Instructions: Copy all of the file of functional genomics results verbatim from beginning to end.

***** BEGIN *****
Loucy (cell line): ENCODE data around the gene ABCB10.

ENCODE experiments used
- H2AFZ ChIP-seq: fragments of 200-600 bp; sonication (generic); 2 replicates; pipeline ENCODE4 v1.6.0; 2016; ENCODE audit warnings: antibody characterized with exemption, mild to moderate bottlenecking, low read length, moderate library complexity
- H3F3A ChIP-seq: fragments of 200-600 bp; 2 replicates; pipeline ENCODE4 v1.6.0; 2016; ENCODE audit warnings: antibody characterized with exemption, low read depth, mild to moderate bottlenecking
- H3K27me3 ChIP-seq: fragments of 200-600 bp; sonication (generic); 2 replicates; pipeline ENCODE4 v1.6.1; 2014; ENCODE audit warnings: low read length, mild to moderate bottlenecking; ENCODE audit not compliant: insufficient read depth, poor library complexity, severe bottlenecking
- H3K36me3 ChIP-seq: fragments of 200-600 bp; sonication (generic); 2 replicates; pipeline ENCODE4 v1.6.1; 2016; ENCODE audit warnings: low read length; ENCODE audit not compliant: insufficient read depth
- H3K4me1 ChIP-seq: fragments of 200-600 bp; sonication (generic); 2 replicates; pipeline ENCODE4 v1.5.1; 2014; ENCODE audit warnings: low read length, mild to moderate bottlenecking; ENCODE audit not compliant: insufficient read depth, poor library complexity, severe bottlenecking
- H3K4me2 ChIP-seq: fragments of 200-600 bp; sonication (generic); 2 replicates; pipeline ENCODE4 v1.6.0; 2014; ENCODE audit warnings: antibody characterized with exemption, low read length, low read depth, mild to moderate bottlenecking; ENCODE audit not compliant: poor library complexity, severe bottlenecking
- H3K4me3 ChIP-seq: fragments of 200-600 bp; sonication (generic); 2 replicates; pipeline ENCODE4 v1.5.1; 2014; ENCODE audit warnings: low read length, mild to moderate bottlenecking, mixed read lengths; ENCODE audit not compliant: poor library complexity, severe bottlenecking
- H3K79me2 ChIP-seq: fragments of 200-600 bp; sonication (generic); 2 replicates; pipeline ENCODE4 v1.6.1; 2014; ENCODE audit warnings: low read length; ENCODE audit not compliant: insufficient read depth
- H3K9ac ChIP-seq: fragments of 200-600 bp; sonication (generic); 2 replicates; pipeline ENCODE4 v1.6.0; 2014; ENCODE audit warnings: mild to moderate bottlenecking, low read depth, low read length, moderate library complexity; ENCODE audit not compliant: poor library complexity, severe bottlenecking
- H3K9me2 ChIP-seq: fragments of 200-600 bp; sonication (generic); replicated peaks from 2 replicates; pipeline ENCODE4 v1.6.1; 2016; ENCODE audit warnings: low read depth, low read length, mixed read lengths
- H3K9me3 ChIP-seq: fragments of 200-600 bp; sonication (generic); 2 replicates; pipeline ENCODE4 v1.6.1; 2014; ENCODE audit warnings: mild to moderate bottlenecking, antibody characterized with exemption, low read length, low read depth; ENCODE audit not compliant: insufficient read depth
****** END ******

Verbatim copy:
Loucy (cell line): ENCODE data around the gene ABCB10.

ENCODE experiments used
- H2AFZ ChIP-seq: fragments of 200-600 bp; sonication (generic); 2 replicates; pipeline ENCODE4 v1.6.0; 2016; ENCODE audit warnings: antibody characterized with exemption, mild to moderate bottlenecking, low read length, moderate library complexity
- H3F3A ChIP-seq: fragments of 200-600 bp; 2 replicates; pipeline ENCODE4 v1.6.0; 2016; ENCODE audit warnings: antibody characterized with exemption, low read depth, mild to moderate bottlenecking
- H3K27me3 ChIP-seq: fragments of 200-600 bp; sonication (generic); 2 replicates; pipeline ENCODE4 v1.6.1; 2014; ENCODE audit warnings: low read length, mild to moderate bottlenecking; ENCODE audit not compliant: insufficient read depth, poor library complexity, severe bottlenecking
- H3K36me3 ChIP-seq: fragments of 200-600 bp; sonication (generic); 2 replicates; pipeline ENCODE4 v1.6.1; 2016; ENCODE audit warnings: low read length; ENCODE audit not compliant: insufficient read depth
- H3K4me1 ChIP-seq: fragments of 200-600 bp; sonication (generic); 2 replicates; pipeline ENCODE4 v1.5.1; 2014; ENCODE audit warnings: low read length, mild to moderate bottlenecking; ENCODE audit not compliant: insufficient read depth, poor library complexity, severe bottlenecking
- H3K4me2 ChIP-seq: fragments of 200-600 bp; sonication (generic); 2 replicates; pipeline ENCODE4 v1.6.0; 2014; ENCODE audit warnings: antibody characterized with exemption, low read length, low read depth, mild to moderate bottlenecking; ENCODE audit not compliant: poor library complexity, severe bottlenecking
- H3K4me3 ChIP-seq: fragments of 200-600 bp; sonication (generic); 2 replicates; pipeline ENCODE4 v1.5.1; 2014; ENCODE audit warnings: low read length, mild to moderate bottlenecking, mixed read lengths; ENCODE audit not compliant: poor library complexity, severe bottlenecking
- H3K79me2 ChIP-seq: fragments of 200-600 bp; sonication (generic); 2 replicates; pipeline ENCODE4 v1.6.1; 2014; ENCODE audit warnings: low read length; ENCODE audit not compliant: insufficient read depth
- H3K9ac ChIP-seq: fragments of 200-600 bp; sonication (generic); 2 replicates; pipeline ENCODE4 v1.6.0; 2014; ENCODE audit warnings: mild to moderate bottlenecking, low read depth, low read length, moderate library complexity; ENCODE audit not compliant: poor library complexity, severe bottlenecking
- H3K9me2 ChIP-seq: fragments of 200-600 bp; sonication (generic); replicated peaks from 2 replicates; pipeline ENCODE4 v1.6.1; 2016; ENCODE audit warnings: low read depth, low read length, mixed read lengths
- H3K9me3 ChIP-seq: fragments of 200-600 bp; sonication (generic); 2 replicates; pipeline ENCODE4 v1.6.1; 2014; ENCODE audit warnings: mild to moderate bottlenecking, antibody characterized with exemption, low read length, low read depth; ENCODE audit not compliant: insufficient read depth